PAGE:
The Howland Forest research site is located about 35 miles north of Bangor at 45° 12' N, 68° 44' W at an elevation of 60 m within a spruce-hemlock-fir stand approximately 19.5 m in
height. The site lies within the Northern Experimental Forest of International Paper. The natural stands in this boreal-northern hardwood transitional forest consist of spruce-hemlock-fir, aspen-birch, and hemlock-hardwood
mixtures. The topography of the region varies from flat to gently rolling, with a maximum elevation change of less than 68 m within 10 km. Due to the region's glacial history, soil drainage classes within a small area may vary widely, from well drained to poorly drained.
Consequently, an elaborate patchwork of forest communities has developed, supporting exceptional local species diversity. Additionally, almost 450 ha of the surrounding area consists of bogs and other wetlands. Generally, the soils throughout the forest are glacial tills, acid in reaction, with low fertility and high organic composition. These soils primarily lie within three suborders: orthods, orchrepts, and aquepts. The climate is chiefly cold, humid, and continental and the region exhibits a snowpack of up to 2 m from December through March.
This site was established by the University of Maine, with the cooperation and collaboration of International Paper in 1986 during the EPA MCCP program and the NAPAP program, and is currently supported by the USDA Forest Service through its Global Change Program, the Department of Energy (DOE) through theNIGEC Program and the DOE Office of Science, and the National Science Foundation (NSF).The site is well documented in terms of historical characterization of forest species types and age, other species types in the canopy and at the ground, and structural density vertically within the canopy. Atmospheric and environmental parameters from below the soil, through the forest canopy and above the treetops have been monitored continuously since 1987.
Aerial View of the Main Tower and Surrounding Forest
Originally as part of the MCCP and NAPAP programs and continuously since 1987, in collaboration with NOAA's Atmospheric Turbulence and Diffusion Division [ATDD] at Oak Ridge, TN we have been monitoring and evaluating wet and dry deposition of important air pollutants to landscapes using simple instrumentation and inferential modeling.
Since 1990 The Woods Hole Research Center [WHRC] has been an active collaborator with University of Maine personnel at the Howland site. Together we have jointly installed and maintained a CO2profile measurement system collecting continuous data at four elevations within and above the canopy. In addition, we currently collaborate in assessing soil and coarse woody debris CO2 fluxes.
Since 1988, NASA Goddard's Biospheric Sciences Branch has played an active role in collaborating with the University of Maine in remote sensing research at Howland and the modeling of forest ecosystem response to global change issues (Forest Ecosystems Dynamics [FED] Project). This work has emphasized the detection of features and patterns at local to regional spatial scales and the exploration of mechanisms that cover temporal scales ranging from seconds to centuries. This Maine-NASA collaboration continues as the FED program assesses ecosystem patterns in a linked modeling framework involving models of forest succession, soil processes, and energy exchange. Our ongoing measurements of ecosystem function complement the existing structural databases and allow much more rigorous tests of the modeling framework. In addition, the models are expected to help pose further key questions relating to ecosystem function and carbon storage.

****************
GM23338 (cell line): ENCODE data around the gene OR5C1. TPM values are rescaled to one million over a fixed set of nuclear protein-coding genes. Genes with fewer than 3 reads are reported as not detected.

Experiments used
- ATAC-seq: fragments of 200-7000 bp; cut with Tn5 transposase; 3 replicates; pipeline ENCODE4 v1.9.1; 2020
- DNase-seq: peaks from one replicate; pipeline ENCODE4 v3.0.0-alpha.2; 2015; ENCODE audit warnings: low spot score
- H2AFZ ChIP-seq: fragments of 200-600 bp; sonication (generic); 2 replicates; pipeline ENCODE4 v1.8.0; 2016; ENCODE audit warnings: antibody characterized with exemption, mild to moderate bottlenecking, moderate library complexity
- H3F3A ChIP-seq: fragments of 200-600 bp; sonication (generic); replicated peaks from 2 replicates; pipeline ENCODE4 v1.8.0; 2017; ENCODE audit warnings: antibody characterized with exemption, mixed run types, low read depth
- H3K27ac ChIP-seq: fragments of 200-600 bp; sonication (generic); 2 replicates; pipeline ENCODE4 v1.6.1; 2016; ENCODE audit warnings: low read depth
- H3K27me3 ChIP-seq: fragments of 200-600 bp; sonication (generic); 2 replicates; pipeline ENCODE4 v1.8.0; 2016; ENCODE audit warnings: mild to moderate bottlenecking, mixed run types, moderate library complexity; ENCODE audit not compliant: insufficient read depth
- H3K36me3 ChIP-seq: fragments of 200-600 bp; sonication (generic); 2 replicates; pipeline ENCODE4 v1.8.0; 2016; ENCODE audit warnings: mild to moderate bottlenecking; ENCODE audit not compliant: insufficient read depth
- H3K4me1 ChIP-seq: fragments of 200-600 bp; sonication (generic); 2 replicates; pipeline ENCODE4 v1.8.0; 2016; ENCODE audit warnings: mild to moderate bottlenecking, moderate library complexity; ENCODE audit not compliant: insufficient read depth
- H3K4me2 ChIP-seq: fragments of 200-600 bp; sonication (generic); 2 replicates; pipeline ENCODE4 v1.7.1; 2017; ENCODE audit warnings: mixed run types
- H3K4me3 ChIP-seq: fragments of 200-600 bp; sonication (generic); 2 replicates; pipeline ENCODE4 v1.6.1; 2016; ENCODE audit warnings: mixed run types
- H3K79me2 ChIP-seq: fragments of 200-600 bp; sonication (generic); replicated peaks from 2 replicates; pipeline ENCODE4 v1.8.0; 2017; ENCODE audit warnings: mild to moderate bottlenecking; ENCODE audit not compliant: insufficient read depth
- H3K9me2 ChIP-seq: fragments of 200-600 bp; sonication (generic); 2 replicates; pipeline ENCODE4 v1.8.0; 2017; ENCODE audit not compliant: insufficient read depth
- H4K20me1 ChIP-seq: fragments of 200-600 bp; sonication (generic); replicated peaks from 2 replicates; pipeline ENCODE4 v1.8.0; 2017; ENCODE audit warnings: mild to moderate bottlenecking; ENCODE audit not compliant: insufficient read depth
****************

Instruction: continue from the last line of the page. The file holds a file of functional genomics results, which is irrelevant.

Measuring Below-Canopy Radiation.
The University maintains an electrically-connected meteorological station at a 25 m walk-up meteorological tower and an adjacent field laboratory building located within a large spruce stand. Two new remote 30 m towers were erected in the late 1990's to increase spatial coverage of the forest system measurements. These remote towers also provide site specific core measurements for specific carbon sequestration experiment projects.
Faculty and staff of the University's Department of Plant,Soil, and Environmental Sciences maintain the infrastructure providing continuous collection of atmospheric and soil parameters. Some of the most important and useful data sets include diurnal surface energy and mass budgets (net radiation, sensible heat flux, latent heat flux, CO2 flux, and heat storage), standard micrometeorological data, wet and dry chemistry, soil moisture, salinity and temperature, soil carbon stocks and soil chemical, microbiological and physical properties, stand biomass estimates from both ground-based inventories and radar images, allometric relationships for stand biomass components, a stem map by species, litter production, needle water potential and stomatal conductance, needle chemistry, and a continuous monitoring of CO2 and ozone concentrations within and above the forest canopy.
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